Currently several schools are scheduled to hire bilingual liaisons but none of them are slated to work in schools on the city’s south side, which has the highest concentration of English learner students.

“Gracey Elementary doesn’t have a community liaison at the school even though it’s 50 percent [English learners],” Gonzalez said. “As a parent, we just want to see every single dollar spent wisely.”

The public hearing was the first of two opportunities for school board members to hear from parents and community members on MCSD’s proposed Local Control Accountability Plan (LCAP). The 100-plus page document details how the district intended to spend nearly $22 million in state funding during the 2017-2018 school year.

The money is provided under the Local Control Funding Formula (LCFF) and aimed towards boosting education outcomes for high need students like foster youth, low-income children and English-language learners.

MCSD released a final draft of its proposed LCAP earlier this month and is in the midst of several weeks of community feedback before they vote on the plan June 27.

Currently, the LCAP allocates $1,800 for the district to purchase interpretation equipment, which parents and advocates say is a good first step. But those commenting at the June 13 forum said they’d still like to see more investment from the district in bringing the language gap.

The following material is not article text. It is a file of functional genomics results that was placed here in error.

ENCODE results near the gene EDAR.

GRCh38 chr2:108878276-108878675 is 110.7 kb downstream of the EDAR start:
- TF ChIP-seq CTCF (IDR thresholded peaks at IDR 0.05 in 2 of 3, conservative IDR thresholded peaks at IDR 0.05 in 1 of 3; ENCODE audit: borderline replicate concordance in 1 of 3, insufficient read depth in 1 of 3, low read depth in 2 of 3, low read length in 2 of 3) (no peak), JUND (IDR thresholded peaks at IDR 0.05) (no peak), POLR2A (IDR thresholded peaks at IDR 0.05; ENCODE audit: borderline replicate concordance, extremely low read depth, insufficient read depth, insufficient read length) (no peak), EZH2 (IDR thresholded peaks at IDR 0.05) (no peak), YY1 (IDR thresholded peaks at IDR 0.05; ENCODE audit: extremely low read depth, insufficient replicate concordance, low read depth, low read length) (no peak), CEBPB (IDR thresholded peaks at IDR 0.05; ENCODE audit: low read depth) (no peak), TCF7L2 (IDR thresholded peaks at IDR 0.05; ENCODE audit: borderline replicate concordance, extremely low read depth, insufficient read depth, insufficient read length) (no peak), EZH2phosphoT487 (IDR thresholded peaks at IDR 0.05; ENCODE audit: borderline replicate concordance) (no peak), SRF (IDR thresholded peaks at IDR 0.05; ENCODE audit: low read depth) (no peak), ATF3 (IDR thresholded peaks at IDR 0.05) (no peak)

“We asked for interpretation equipment and it’s in [the budget] so I thank you for listening to us,” said Claudia Corchado, program manager for Cultiva La Salud in Merced County and aunt of a John Muir Elementary School student.

“But I would like to advocate for the continued hiring of folks who can speak Spanish, who can speak Hmong, and understand what’s truly on the minds of these amazing little people we work with,” she continued.

Gracey Elementary parent Esmeralda Garcia said she’d like to see the district host LCAP planning meetings in Spanish at locations on the southside of town next year.

Hosting meetings in wealthier North Merced and holding them only in English makes it difficult to engage the families of the very students who stand to benefit the most from the LCAP, she said.

It’s the district’s responsibility to ensure that LCFF funding goes to the students and school sites most in need, said Tsia Xiong, director of Faith in Merced and parent of several children in MCSD.

“One of my concerns is that if [LCFF money is] not addressed to those [high need] populations, I think that’s a problem and we need to step back and ask why not,” he said.

The board closed the public hearing on the LCAP without much comment other than board president Adam Cox thanking all residents who spoke for their input. He said the board would also have the chance to hear from parents again at the meeting next Tuesday before the vote that night.

All school districts in California are required to approve an LCAP and submit to the state by June 30 or risk losing access to state funding.